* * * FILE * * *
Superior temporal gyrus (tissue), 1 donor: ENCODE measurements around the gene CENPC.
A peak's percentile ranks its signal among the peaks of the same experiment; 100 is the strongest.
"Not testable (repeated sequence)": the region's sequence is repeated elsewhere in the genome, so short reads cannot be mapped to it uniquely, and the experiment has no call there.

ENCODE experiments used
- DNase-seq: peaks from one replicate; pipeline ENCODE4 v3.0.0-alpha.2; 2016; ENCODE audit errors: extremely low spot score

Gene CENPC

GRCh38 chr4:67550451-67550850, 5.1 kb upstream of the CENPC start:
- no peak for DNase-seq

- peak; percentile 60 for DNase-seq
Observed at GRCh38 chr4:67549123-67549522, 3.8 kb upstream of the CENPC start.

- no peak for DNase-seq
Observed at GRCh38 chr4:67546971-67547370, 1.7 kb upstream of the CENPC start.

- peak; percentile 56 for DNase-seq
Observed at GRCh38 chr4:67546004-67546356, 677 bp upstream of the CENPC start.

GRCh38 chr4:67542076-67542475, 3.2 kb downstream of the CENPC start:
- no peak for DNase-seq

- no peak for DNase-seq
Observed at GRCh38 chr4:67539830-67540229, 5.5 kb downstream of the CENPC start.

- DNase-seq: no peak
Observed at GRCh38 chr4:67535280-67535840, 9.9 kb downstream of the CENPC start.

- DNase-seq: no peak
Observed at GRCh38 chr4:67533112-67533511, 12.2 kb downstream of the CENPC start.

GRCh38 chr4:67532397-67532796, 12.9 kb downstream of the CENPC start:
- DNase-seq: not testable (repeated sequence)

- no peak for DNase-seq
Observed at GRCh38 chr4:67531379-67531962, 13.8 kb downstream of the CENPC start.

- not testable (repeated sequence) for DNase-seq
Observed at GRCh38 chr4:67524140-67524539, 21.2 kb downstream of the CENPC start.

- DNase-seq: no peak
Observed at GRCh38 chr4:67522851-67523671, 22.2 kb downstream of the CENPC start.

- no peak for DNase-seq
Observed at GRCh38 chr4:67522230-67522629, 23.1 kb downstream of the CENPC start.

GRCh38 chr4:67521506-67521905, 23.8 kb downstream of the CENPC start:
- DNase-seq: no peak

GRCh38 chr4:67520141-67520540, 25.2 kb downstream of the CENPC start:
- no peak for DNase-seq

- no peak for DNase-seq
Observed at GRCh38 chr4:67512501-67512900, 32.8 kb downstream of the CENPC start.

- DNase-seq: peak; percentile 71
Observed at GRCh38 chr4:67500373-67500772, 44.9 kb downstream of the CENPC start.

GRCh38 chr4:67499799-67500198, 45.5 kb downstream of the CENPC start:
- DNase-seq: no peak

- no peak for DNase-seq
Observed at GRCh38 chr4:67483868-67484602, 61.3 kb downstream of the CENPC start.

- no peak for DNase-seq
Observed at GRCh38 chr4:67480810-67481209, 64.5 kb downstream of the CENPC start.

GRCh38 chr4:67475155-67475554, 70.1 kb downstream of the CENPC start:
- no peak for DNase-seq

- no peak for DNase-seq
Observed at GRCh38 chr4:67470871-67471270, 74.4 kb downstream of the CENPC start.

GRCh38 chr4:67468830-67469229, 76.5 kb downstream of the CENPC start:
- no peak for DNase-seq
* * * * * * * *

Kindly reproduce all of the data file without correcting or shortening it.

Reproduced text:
Superior temporal gyrus (tissue), 1 donor: ENCODE measurements around the gene CENPC.
A peak's percentile ranks its signal among the peaks of the same experiment; 100 is the strongest.
"Not testable (repeated sequence)": the region's sequence is repeated elsewhere in the genome, so short reads cannot be mapped to it uniquely, and the experiment has no call there.

ENCODE experiments used
- DNase-seq: peaks from one replicate; pipeline ENCODE4 v3.0.0-alpha.2; 2016; ENCODE audit errors: extremely low spot score

Gene CENPC

GRCh38 chr4:67550451-67550850, 5.1 kb upstream of the CENPC start:
- no peak for DNase-seq

- peak; percentile 60 for DNase-seq
Observed at GRCh38 chr4:67549123-67549522, 3.8 kb upstream of the CENPC start.

- no peak for DNase-seq
Observed at GRCh38 chr4:67546971-67547370, 1.7 kb upstream of the CENPC start.

- peak; percentile 56 for DNase-seq
Observed at GRCh38 chr4:67546004-67546356, 677 bp upstream of the CENPC start.

GRCh38 chr4:67542076-67542475, 3.2 kb downstream of the CENPC start:
- no peak for DNase-seq

- no peak for DNase-seq
Observed at GRCh38 chr4:67539830-67540229, 5.5 kb downstream of the CENPC start.

- DNase-seq: no peak
Observed at GRCh38 chr4:67535280-67535840, 9.9 kb downstream of the CENPC start.

- DNase-seq: no peak
Observed at GRCh38 chr4:67533112-67533511, 12.2 kb downstream of the CENPC start.

GRCh38 chr4:67532397-67532796, 12.9 kb downstream of the CENPC start:
- DNase-seq: not testable (repeated sequence)

- no peak for DNase-seq
Observed at GRCh38 chr4:67531379-67531962, 13.8 kb downstream of the CENPC start.

- not testable (repeated sequence) for DNase-seq
Observed at GRCh38 chr4:67524140-67524539, 21.2 kb downstream of the CENPC start.

- DNase-seq: no peak
Observed at GRCh38 chr4:67522851-67523671, 22.2 kb downstream of the CENPC start.

- no peak for DNase-seq
Observed at GRCh38 chr4:67522230-67522629, 23.1 kb downstream of the CENPC start.

GRCh38 chr4:67521506-67521905, 23.8 kb downstream of the CENPC start:
- DNase-seq: no peak

GRCh38 chr4:67520141-67520540, 25.2 kb downstream of the CENPC start:
- no peak for DNase-seq

- no peak for DNase-seq
Observed at GRCh38 chr4:67512501-67512900, 32.8 kb downstream of the CENPC start.

- DNase-seq: peak; percentile 71
Observed at GRCh38 chr4:67500373-67500772, 44.9 kb downstream of the CENPC start.

GRCh38 chr4:67499799-67500198, 45.5 kb downstream of the CENPC start:
- DNase-seq: no peak

- no peak for DNase-seq
Observed at GRCh38 chr4:67483868-67484602, 61.3 kb downstream of the CENPC start.

- no peak for DNase-seq
Observed at GRCh38 chr4:67480810-67481209, 64.5 kb downstream of the CENPC start.

GRCh38 chr4:67475155-67475554, 70.1 kb downstream of the CENPC start:
- no peak for DNase-seq

- no peak for DNase-seq
Observed at GRCh38 chr4:67470871-67471270, 74.4 kb downstream of the CENPC start.

GRCh38 chr4:67468830-67469229, 76.5 kb downstream of the CENPC start:
- no peak for DNase-seq